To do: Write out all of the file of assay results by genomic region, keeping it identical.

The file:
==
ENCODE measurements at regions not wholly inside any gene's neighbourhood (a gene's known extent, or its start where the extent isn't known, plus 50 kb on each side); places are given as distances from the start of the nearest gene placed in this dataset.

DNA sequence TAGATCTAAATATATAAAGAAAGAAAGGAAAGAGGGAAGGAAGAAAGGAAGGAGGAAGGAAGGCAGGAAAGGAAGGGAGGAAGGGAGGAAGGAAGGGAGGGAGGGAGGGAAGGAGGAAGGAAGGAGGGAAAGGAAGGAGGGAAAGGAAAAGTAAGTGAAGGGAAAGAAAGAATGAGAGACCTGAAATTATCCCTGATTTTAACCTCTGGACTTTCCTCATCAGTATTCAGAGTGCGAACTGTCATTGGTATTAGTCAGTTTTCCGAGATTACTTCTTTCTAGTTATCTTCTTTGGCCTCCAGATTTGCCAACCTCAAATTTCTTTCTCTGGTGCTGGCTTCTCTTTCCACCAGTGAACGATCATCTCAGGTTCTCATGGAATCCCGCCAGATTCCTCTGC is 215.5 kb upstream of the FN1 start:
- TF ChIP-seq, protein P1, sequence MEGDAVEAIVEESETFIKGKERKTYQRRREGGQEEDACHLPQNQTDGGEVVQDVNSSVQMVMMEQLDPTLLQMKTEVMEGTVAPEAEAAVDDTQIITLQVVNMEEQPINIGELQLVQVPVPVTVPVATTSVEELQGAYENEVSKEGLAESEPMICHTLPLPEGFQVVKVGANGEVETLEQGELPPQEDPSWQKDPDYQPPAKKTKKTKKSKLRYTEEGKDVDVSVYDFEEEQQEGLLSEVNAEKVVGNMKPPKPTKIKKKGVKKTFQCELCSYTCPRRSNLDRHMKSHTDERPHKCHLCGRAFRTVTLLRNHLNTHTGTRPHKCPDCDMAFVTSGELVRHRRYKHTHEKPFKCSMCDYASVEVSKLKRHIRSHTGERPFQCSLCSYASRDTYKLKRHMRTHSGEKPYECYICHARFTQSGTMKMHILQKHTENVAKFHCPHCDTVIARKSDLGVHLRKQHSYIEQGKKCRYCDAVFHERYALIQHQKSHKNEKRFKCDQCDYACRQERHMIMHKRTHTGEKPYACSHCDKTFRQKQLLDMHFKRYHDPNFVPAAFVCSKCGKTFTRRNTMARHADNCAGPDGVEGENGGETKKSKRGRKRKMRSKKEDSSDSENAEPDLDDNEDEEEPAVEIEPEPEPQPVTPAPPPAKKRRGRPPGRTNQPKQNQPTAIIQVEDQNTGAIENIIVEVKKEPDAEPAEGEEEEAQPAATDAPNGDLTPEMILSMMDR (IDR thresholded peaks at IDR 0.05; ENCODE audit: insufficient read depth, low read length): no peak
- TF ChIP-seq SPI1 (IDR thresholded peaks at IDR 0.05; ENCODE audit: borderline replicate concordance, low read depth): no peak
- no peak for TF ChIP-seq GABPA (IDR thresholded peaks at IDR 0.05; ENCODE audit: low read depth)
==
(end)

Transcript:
ENCODE measurements at regions not wholly inside any gene's neighbourhood (a gene's known extent, or its start where the extent isn't known, plus 50 kb on each side); places are given as distances from the start of the nearest gene placed in this dataset.

DNA sequence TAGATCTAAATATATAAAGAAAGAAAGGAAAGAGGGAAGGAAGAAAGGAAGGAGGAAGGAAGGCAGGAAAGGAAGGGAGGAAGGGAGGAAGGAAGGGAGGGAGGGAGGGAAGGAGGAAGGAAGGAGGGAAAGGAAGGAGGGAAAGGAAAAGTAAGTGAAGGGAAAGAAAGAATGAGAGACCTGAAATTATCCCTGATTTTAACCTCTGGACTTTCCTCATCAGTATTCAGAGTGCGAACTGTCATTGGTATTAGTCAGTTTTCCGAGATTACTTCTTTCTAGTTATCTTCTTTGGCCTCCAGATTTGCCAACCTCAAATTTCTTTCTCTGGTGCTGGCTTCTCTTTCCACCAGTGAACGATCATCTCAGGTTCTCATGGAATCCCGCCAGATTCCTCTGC is 215.5 kb upstream of the FN1 start:
- TF ChIP-seq, protein P1, sequence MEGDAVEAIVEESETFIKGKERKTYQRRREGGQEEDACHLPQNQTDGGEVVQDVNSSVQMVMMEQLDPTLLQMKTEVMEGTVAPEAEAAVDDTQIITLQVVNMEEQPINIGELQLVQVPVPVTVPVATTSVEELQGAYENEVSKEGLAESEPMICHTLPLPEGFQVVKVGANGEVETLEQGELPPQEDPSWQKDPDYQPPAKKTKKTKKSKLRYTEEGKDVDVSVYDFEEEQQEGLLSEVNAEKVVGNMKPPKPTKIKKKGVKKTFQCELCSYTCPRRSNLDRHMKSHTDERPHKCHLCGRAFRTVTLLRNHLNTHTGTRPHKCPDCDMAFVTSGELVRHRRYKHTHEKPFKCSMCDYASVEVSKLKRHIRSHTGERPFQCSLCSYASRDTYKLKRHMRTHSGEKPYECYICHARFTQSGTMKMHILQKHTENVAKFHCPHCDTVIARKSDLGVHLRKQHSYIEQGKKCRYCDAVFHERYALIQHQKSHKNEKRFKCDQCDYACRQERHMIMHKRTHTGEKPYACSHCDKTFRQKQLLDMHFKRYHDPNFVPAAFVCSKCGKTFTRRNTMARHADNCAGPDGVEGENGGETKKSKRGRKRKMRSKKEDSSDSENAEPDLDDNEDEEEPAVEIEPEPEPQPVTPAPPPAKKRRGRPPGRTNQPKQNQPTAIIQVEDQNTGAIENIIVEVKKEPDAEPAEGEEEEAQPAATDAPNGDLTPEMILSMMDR (IDR thresholded peaks at IDR 0.05; ENCODE audit: insufficient read depth, low read length): no peak
- TF ChIP-seq SPI1 (IDR thresholded peaks at IDR 0.05; ENCODE audit: borderline replicate concordance, low read depth): no peak
- no peak for TF ChIP-seq GABPA (IDR thresholded peaks at IDR 0.05; ENCODE audit: low read depth)